Indianapolis Robby Gordon gets a little irritated when he hears people saying he hasn't really done the Memorial Day weekend double yet.
"They don't have me listed as doing the double in 2000," said Gordon, who has been hampered by weather in his two previous attempts to run both the Indianapolis 500 and the Coca-Cola 600 in Charlotte, N.C., on the same day.
Gordon hopes to bury the criticism for good Sunday when he will try once again to complete 1,100 miles of racing in cities 400 miles apart.
He managed to run in both events on the same day in 2000, but wasn't able to start the stock car race and fell far short of the full complement of miles.
"We finished sixth here and went on to finish in Charlotte," Gordon said. "But I missed the first about 50 laps or so, so a lot of people don't count that."
John Andretti was the first to attempt the feat in 1994. He finished 10th in the 500, then wound up 36th in the race in suburban Charlotte after an early wreck and mechanical problems ended his day 180 laps short.
Andretti, whose uncle, Mario, won Indy in 1969 and whose cousin, Michael, is racing here Sunday, hasn't been back since.
Gordon, a former open-wheel driver who now has a full-time ride in NASCAR with Richard Childress Racing, in 1997 became the second driver to attempt the double.
Rain postponed Indy and Gordon finished 34th in the stock car race that night before flying back and racing to 29th at the Indianapolis Motor Speedway the next day.
A rain delay two years ago at Indy caused Gordon to miss the start of the NASCAR event. P.J. Jones subbed for Gordon in the stock car race, which was red-flagged due to rain after 261 of 400 laps at Lowe's Motor Speedway.
By the time the delay ended, Gordon was in the car and went on to finish 35th.
He had no Winston Cup ride last May, so Indy was his sole focus. Gordon started third in a car co-owned by John Menard and Childress, who hired him for his NASCAR team later in the year. An engine failure after 184 laps left him 21st.
Sunday, with no rain forecast at either venue, Gordon should have the chance to match Tony Stewart, who completed all 600 laps, finishing sixth in Indy and third in Charlotte, last May.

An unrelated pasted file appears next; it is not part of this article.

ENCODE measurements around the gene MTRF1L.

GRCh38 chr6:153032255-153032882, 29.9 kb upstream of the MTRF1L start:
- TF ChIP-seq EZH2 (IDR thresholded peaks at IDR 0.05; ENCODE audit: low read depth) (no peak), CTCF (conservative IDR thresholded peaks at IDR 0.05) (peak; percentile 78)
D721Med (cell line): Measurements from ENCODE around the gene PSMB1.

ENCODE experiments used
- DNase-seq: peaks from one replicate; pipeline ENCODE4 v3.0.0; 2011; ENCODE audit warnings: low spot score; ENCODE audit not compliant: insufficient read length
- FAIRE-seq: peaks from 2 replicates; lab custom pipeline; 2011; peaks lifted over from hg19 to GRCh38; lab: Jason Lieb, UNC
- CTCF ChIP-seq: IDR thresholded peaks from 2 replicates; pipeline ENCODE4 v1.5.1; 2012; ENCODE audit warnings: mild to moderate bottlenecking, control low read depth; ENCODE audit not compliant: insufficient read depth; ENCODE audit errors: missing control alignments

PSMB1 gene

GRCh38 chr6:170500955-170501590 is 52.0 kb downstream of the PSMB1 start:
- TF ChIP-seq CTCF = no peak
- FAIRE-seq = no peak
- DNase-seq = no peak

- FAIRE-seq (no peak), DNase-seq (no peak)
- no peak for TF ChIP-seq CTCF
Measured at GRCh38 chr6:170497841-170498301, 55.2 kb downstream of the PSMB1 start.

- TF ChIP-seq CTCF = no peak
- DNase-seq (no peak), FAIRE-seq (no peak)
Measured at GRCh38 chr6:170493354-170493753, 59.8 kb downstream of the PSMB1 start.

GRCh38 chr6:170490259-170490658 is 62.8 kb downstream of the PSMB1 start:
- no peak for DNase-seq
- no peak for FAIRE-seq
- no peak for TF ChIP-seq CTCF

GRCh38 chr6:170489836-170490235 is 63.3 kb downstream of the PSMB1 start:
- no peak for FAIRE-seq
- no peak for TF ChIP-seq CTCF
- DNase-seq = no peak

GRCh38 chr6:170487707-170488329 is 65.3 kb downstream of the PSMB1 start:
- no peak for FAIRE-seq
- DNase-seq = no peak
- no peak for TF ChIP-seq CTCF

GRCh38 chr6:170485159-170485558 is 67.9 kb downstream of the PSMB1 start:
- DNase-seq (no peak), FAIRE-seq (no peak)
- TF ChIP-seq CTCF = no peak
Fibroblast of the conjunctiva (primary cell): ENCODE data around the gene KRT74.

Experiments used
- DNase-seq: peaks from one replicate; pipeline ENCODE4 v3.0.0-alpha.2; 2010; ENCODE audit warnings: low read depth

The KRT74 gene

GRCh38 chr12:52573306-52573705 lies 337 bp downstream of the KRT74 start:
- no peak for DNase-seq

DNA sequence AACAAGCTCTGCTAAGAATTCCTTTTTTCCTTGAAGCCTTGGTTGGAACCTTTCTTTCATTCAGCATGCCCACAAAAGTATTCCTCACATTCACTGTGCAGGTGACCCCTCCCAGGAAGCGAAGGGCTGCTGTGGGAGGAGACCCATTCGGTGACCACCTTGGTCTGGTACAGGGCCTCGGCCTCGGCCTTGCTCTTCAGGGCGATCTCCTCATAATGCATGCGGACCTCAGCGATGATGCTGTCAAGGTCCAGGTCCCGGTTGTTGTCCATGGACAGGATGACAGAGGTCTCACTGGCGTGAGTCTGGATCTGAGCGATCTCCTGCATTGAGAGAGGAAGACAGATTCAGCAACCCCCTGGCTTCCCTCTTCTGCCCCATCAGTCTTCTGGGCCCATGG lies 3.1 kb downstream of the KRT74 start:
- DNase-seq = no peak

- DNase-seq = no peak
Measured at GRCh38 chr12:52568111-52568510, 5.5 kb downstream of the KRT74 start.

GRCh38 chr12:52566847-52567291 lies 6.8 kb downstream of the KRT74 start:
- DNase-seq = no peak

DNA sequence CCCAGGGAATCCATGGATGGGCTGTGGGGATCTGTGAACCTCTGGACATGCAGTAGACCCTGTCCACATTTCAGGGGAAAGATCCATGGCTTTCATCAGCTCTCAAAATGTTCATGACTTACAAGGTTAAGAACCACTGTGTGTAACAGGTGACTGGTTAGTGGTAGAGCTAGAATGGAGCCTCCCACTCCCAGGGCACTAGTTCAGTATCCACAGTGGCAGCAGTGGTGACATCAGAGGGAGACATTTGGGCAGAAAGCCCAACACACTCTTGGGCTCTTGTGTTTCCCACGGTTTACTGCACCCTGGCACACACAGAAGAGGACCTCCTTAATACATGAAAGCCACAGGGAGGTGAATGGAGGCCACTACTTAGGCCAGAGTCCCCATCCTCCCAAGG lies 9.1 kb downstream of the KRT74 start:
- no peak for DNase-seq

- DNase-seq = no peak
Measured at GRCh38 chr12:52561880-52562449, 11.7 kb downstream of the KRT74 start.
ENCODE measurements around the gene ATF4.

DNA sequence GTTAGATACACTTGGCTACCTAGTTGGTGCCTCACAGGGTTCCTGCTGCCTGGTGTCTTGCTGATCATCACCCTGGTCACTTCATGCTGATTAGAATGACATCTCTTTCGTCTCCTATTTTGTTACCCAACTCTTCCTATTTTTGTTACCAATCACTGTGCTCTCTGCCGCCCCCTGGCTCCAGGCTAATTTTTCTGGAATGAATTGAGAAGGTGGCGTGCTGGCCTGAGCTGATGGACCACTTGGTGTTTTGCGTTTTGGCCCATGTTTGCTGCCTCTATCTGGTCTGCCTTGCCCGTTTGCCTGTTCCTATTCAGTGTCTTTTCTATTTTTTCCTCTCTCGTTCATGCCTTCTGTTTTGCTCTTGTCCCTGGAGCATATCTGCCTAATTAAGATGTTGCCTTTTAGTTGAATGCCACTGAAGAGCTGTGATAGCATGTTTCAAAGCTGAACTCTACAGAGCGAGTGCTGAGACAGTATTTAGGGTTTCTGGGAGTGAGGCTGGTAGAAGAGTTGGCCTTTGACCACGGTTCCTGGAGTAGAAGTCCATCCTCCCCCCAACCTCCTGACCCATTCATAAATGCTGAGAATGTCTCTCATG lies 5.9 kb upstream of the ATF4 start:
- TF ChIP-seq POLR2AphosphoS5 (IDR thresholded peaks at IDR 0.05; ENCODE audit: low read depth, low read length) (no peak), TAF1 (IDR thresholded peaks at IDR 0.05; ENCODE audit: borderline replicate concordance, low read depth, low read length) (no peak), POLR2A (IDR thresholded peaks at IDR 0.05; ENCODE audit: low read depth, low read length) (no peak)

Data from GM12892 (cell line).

Stewart, a former Indy Racing League champion who covets an Indy 500 win, chose to stay in Charlotte this year, concentrating on the Winston Cup points battle and a possible $1 million bonus for winning the stock car race.
Gordon certainly doesn't mind doing the double solo.
"Sunday is going to be a huge day for me, but I think I'm ready for it," he said. "I've been working with the Childress team's trainer a bit and he's given me plenty of fluids and special energy drinks to prepare me."
The 33-year-old driver said he has been battling an energy-sapping head cold for more than a week and has put on about four pounds because his workout schedule has been limited.
"But I still feel good and healthy," he said. "Just for insurance, the RCR team doctor is going to fly from Indy to Charlotte with me to make sure I get IVs, if needed."
If all goes as planned, Gordon will fly by helicopter from the Indy speedway immediately after the race, then take Childress' private jet from the Indianapolis airport to a private field near the North Carolina track. Another chopper will bring him to Lowe's, hopefully in time for the start.
Despite qualifying 12th for the stock car race Thursday night, Gordon will likely have to start from the rear of the 43-car field.
"Because of having to miss the drivers' meeting, you start at the back anyway, but that gives you a few laps to get comfortable without guys all over you," Gordon said.
As for running all those miles on a single day, the former off-road racer is not daunted.
"I've run 1,000 miles in Baja and that's pretty much nonstop," he said. "The Baja is a survival race and there is no break, but you're not up on the wheel all day in the Baja like you are in Winston Cup or at Indy.
"The 600 is survival. It's NASCAR's longest race. If anything on the car is going to blow up or fall off, you usually see it happen in the 600. But it's also survival for the drivers because it's such a long race and it's usually hot at Charlotte. It's hard for drivers to feel good for the whole 400 laps."
Gordon, again driving for Menard and Childress, will start 11th in the 33-car Indy field. Childress, a longtime Indy-car fan, will call Gordon's race from the pits and travel with the driver to Charlotte.
"I know how important this is to Robby, and I want to help him win the Indy 500," Childress said.
Gordon almost won the 500 in 1999 driving for Team Menard, but he ran out of fuel while leading on the next-to-last lap and wound up fourth his best finish in seven starts.
"One gallon of fuel. That's all we needed," he said.
"I always dreamed of racing at Indy. Now, coming close to winning, I dream of winning," he said. "It's just a matter of putting the pieces together on Sunday, and of course, praying it doesn't rain at Indy. But we're planning to win both."